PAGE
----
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JsonConvert.DefaultSettings #78

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JamesNK opened this issue Apr 27, 2013 · 9 comments

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@JamesNK
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commented Apr 27, 2013

Problem

The project I'm working on right now is using Json.NET in four places: Web API server, Web API client, ViewResult from MVC and HtmlHelper extension for MVC views.

The problem is I'm using custom serialization settings and I have to make sure each place uses the same settings. While configuring all these places to use the same JsonSerializerSettings was simple enough, it made me wish I could do it once and then not have to think about it anymore.

Also configuring each place individually requires you to know how it is done in each different library. For example the way to customize Json.NET in Web API and SignalR are completely different.

SignalR - https://github.com/SignalR/SignalR/wiki/Extensibility#replacing-the-ijsonserializer
WebAPI - http://stackoverflow.com/questions/13274625/how-to-set-custom-jsonserializersettings-for-json-net-in-mvc-4-web-api

Solution

To solve this issue I want to add the ability to set global default settings. Set once with JsonConvert.DefaultSettings, the default settings would automatically be used by all calls to JsonConvert.SerializeObject/DeserializeObject, and JToken.ToObject/FromObject. Any user supplied settings to these calls would override the default settings. If someone decided they want to configure some default settings then it would still be possible to customize SignalR using its current configuration functional if required.

JsonSerializers created from the constructor or with JsonSerializer.Create(settings) would not use DefaultSettings to provide the option for library authors to opt-out if they don't want users to ever change how they serialize JSON. Library authors who do want users to be able to set default settings (i.e. Web API, SignalR, RavenDB) would call new factory methods JsonSerializer.CreateDefault() or JsonSerializer.CreateDefault(settings) when creating a JsonSerializer.

Example

JsonConvert.DefaultSettings = () => new JsonSerializerSettings
  {
    Formatting = Formatting.Indented,
    Converters = { new StringEnumConverter() }
  };

// uses default settings
string json = JsonConvert.SerializeObject(new [] { 1, 2, 3 });

// uses default settings
JsonSerializer s1 = JsonSerializer.CreateDefault();

// does not use default settings
JsonSerializer s2 = new JsonSerializer();

All calls to SerializeObject/DeserializeObject, FromObject/ToObject and any libraries that create their serializer with JsonSerializer.CreateDefault() will automatically indent JSON and serialize enums to their string name. The developer no longer needs to worry about JSON configuration.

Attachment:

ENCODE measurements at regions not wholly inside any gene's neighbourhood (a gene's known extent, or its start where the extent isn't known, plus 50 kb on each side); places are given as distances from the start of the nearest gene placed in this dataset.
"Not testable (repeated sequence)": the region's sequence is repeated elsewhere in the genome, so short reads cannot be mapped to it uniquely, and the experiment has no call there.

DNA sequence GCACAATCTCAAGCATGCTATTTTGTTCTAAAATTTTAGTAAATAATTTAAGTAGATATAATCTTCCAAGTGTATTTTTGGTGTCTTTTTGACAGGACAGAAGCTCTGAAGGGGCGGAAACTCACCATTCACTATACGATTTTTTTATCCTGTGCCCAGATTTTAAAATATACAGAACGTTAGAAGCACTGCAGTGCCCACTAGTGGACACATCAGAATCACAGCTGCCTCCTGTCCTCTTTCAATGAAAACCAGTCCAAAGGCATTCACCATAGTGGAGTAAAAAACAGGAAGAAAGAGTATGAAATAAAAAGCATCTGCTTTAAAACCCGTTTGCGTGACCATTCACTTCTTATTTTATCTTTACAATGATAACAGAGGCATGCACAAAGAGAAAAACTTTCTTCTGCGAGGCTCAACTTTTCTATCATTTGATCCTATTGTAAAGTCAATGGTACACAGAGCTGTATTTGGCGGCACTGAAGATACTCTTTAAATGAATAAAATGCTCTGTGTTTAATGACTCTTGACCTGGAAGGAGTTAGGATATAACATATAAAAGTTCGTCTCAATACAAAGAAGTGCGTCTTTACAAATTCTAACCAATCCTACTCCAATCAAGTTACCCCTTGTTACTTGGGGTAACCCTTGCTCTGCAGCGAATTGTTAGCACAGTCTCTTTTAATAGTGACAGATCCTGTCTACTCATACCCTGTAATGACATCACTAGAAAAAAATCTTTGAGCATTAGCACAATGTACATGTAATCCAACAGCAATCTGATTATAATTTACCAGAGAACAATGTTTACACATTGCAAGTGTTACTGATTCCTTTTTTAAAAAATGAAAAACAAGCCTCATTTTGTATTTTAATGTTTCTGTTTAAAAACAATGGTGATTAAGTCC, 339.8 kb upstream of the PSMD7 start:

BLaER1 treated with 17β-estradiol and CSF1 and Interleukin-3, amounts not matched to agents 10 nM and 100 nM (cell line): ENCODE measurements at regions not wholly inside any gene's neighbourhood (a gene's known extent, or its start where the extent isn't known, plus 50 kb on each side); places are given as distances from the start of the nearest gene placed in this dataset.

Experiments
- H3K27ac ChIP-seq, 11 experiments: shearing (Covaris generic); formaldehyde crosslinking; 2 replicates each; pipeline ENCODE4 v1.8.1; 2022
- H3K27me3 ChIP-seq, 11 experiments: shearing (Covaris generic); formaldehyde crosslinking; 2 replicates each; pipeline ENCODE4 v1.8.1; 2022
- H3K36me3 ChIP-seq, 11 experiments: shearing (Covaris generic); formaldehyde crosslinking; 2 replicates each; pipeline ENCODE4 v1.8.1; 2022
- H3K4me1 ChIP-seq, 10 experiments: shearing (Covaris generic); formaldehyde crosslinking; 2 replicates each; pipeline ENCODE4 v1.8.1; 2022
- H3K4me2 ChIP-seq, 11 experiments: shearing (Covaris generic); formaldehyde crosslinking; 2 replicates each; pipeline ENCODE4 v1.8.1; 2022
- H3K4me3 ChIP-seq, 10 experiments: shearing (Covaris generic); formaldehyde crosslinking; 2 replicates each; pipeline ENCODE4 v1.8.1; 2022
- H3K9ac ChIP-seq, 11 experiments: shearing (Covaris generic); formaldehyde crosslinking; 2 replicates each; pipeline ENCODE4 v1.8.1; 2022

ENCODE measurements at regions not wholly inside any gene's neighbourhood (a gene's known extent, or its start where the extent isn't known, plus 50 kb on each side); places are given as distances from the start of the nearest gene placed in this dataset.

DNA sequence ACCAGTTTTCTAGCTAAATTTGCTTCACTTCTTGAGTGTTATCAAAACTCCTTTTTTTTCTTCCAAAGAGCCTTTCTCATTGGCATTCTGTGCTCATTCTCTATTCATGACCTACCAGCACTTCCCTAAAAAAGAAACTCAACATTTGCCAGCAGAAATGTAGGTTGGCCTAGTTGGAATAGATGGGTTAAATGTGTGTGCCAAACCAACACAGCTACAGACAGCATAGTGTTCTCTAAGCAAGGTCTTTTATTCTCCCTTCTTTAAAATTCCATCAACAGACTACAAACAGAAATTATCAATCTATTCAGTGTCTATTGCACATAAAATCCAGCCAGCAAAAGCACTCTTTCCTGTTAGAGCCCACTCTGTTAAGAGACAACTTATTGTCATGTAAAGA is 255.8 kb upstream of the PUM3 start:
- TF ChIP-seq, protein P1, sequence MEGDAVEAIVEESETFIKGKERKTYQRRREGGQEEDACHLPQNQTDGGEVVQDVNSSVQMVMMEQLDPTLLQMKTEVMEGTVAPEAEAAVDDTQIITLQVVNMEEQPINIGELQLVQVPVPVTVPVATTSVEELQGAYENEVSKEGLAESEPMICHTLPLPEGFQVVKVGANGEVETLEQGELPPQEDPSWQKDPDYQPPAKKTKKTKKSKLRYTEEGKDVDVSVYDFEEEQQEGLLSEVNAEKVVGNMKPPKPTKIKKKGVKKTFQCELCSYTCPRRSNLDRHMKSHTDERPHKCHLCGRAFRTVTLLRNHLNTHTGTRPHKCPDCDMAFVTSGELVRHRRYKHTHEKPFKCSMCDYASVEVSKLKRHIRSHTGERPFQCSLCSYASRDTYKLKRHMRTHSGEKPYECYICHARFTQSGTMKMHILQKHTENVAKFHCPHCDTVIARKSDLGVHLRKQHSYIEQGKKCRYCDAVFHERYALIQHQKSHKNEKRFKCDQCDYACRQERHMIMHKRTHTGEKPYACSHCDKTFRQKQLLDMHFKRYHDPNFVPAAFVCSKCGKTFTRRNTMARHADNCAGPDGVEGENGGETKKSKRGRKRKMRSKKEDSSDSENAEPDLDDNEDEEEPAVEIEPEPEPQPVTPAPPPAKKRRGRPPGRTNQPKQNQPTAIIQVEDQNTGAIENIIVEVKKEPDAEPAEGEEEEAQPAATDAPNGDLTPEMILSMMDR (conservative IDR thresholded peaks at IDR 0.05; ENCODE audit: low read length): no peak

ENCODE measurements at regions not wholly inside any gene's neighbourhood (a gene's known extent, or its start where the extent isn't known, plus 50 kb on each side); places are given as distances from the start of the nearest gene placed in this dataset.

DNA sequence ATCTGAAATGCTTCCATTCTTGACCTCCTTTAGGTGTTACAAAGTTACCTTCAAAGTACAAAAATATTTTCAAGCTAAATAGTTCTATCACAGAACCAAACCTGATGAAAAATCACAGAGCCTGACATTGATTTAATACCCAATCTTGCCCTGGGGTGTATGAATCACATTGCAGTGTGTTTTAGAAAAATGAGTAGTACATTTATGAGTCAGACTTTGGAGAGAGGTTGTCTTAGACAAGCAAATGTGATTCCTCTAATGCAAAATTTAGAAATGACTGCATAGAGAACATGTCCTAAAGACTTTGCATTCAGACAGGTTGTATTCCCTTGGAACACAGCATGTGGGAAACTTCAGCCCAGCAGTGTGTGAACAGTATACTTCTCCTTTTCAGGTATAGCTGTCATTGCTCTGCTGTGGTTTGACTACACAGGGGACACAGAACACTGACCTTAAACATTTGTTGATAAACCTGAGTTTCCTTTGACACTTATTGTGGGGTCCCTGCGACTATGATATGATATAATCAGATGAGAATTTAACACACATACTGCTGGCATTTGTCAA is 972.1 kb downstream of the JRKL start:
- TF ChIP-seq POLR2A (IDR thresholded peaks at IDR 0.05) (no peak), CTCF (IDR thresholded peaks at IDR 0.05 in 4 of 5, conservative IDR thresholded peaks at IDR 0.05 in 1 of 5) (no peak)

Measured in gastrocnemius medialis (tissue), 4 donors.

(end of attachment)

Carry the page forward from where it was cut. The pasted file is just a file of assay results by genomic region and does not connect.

Good idea?

I'm pretty certain that developers being able to set default settings once and have all their code and libraries using Json.NET pick them up is something people will find useful.

What I'm wondering is are there security problems with being able to set default settings globally? All the popular libraries that use Json.NET already provide hooks to customize their JSON serialization so that doesn't seem like a big deal. Additionally to be sure I've made it so you have to opt-in when creating a JsonSerializer.

Thoughts? Are there any issues I haven't though of? Do my names suck?

Comment below!

🤘

@JamesNK

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commented Apr 28, 2013

Implementation + tests a7d4755

@avanderhoorn

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commented Apr 29, 2013

For tools like Glimpse this feature would be fantastic. It would mean that we could start pulling out diagnostics information from Json.NET and start feeding that back to users - total time spent seralizing objects, etc.

@drub0y

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commented May 1, 2013

Love it and don't really see any negative impact because you're maintaining the ability to configure explicitly in all the ways you would have to today anyway.

@daniel-white

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commented May 1, 2013

👍

@Athari

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commented May 5, 2013

Is it really necessary to make JsonConvert.DefaultSettings a delegate?

@JamesNK

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commented May 5, 2013

It means new settings will be created each time the serializer is used which is useful for stateful types like IReferenceResolver.

@Athari

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commented May 5, 2013

Why not just clone?

@JamesNK

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commented May 5, 2013

  1. Some types like IContractResolver might be a singleton with cached information and shouldn't be cloned.
  2. You can't safely clone unknown types.

@JamesNK JamesNK closed this May 8, 2013

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